International Writers Magazine: Fiction
Texas Long-Haired Rifle Association
me a minute or two before I realized that Harry wasn't trying to
pretend he didn't know me. He knew me once he got to where he could
see me. The crowds passing by on Bourbon Street streamed around
us on the narrow sidewalk. Some of the drunks shoved him and he
struggled to remain standing.
He jerked his glasses
off, tried to wipe them with a very shabby red bandana, and ever so
carefully draped them back on his misshapen head. It was a head with
a deep crater that ran the length of his part line on one side and there
were wide, flat shiny scars that radiated out of a spot on his brow
and through his hair on the other.
Harrys glasses were bifocal, bent, smudged, chipped and sat askew
on his head as if placed there by some absent-minded child with curls
of greasy graying hair spilling over his eyes and the collar of his
olive drab field jacket. He really was an absent-minded, childlike man
wandering the streets of the Quarter like a stray dog, a piece of surplus
war equipment. To me, he was a fellow Navy veteran, a shipmate.
He couldn't help the fact that as soon as he got a new pair of glasses
they would get all bent up when he went into a gran mal seizure. They
usually got thrown off his head. When he took them off and tried to
hold them in his hand, they got all bent up.
We gave each other the secret Texas Longhaired Rifle Association handshake.
They leave this stuff out here all the time, he told me,
grabbing a half-eaten hotdog in its little paper gondola and downing
it in two gulps. Cant take it in the clubs with them.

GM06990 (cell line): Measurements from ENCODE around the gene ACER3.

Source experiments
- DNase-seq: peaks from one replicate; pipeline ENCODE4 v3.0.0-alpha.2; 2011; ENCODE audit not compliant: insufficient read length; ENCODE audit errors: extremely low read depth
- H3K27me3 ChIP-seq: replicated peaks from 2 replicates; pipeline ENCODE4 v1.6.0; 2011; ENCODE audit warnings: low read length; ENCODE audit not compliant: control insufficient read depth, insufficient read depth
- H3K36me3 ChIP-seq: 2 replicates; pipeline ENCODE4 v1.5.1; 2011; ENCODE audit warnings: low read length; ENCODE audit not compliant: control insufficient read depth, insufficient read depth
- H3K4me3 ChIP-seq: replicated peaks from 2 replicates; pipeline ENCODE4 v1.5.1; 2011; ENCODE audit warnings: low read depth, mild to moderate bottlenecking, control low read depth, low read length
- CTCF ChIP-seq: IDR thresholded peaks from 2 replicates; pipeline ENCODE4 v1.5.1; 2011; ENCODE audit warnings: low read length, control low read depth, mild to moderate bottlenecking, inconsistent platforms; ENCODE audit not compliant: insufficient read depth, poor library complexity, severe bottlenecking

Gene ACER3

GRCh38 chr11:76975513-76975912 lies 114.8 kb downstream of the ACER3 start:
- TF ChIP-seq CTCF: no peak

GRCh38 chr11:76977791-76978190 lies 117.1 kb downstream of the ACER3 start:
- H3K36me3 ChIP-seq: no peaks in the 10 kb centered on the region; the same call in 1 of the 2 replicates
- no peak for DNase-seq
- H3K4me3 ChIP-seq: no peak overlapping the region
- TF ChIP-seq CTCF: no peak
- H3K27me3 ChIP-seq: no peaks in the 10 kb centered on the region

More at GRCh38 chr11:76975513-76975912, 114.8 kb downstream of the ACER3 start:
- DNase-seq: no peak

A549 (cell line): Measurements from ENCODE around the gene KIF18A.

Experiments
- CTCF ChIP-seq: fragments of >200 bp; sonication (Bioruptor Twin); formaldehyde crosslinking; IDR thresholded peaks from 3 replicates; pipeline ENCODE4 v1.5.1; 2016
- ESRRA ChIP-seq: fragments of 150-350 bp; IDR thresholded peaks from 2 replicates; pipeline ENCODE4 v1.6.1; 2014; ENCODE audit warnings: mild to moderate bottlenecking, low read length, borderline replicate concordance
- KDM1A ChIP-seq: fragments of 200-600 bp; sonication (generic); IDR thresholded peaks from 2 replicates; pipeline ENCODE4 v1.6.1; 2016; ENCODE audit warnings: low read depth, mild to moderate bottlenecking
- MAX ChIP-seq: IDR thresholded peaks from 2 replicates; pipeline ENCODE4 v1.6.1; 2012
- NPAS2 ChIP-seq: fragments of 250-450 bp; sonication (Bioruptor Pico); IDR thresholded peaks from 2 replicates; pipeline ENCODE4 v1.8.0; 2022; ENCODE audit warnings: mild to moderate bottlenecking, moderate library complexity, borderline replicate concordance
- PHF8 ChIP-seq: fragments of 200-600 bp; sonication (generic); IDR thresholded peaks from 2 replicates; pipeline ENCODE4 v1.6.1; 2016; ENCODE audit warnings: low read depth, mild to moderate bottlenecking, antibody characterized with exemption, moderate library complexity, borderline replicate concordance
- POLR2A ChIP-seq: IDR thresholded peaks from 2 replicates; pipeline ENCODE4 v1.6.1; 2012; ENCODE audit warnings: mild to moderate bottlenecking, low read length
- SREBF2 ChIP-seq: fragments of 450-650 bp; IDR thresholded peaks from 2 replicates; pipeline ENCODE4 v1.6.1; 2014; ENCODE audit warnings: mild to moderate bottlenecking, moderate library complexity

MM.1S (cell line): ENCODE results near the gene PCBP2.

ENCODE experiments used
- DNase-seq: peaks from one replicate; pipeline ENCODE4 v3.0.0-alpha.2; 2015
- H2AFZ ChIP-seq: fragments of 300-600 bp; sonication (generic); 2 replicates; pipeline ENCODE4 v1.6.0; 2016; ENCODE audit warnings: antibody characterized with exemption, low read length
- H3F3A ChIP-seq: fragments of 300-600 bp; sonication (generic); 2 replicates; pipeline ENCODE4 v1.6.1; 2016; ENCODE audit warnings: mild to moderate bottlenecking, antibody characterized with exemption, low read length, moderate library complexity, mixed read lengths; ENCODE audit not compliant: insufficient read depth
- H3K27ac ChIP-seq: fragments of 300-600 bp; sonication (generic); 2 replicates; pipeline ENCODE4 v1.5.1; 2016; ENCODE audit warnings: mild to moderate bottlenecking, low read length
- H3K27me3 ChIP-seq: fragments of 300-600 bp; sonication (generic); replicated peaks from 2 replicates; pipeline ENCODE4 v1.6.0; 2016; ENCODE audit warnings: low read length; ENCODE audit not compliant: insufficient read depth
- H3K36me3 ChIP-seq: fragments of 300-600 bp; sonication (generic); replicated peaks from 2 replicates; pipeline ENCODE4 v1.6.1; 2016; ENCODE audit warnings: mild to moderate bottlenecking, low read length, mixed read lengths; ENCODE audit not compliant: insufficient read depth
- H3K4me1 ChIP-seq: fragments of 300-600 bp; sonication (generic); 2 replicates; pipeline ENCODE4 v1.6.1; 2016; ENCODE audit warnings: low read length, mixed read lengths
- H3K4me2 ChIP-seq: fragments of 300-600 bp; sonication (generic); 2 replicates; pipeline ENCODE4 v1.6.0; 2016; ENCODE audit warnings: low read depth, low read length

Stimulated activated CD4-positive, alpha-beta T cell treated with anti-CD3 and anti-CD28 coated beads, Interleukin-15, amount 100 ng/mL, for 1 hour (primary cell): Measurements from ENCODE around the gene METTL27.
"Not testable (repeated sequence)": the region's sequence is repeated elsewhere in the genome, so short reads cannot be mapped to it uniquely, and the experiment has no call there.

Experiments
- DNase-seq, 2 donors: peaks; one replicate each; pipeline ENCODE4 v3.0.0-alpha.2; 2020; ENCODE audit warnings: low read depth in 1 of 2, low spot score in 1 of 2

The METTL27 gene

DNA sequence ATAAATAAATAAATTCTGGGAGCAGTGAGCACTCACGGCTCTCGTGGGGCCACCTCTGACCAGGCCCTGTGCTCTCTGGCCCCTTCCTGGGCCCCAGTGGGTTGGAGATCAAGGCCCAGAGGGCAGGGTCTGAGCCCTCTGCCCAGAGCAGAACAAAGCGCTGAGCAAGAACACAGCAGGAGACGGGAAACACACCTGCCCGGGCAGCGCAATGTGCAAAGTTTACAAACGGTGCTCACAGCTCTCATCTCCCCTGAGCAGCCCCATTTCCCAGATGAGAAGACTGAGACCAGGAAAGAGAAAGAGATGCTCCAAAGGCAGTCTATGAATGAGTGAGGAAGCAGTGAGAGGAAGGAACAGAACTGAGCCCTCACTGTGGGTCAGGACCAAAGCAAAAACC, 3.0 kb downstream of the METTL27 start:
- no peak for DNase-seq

He meant the tourists in their child-like quest to see it all, to see
more, to rush from place to place with dollars in their hands.
There you had it, as far as Harry was concerned. He was a child that
had stayed too long at the fair, lost his way and could no longer find
his way out of the maze, enraptured by the bright lights, the crowds,
the odors, the noisy frivolity of the setting.
I asked him why didn't come around the Avenue uptown any more. Why he
didn't come see his brothers, just stayed around that old lame tourist
trap like that? He ignored the questions, searching among the uprights
of a little wrought iron fence. He found another half-eaten hot dog,
this one with congealed chili on it.
He was like a scavenger fish on a reef eating the detritus of others
feasting and disposing of the inedible.
He licked his fingertips in a dainty gesture that contrasted with his
overall impression, that of a man so completely coated with the filth
of the streets that you were sure he would have been unrecognizable
to family and friends.
He downed a watery cola drink, ice and all, and placed the waxed paper
cup in a convenient curbside waste basket that was emblazoned Throw
me somethin, Mister, the traditional cry of the Mardi Gras
parade spectators begging for the krewe members on the floats passing
by to throw them beads and doubloons. It was decorated in the Orleans
provincial Mardi Gras colors of purple, gold and that funny shade of
He had a simple story, simple enough for anyone from our side of the
tracks to understand. He had gotten injured severely riding a Patrol
Boat - River, the Navys parlance for the PBR, a very rapid
little fiberglass number with twin .50 caliber machine guns, plenty
of rocket firepower, and the ability to stop in half its length or turn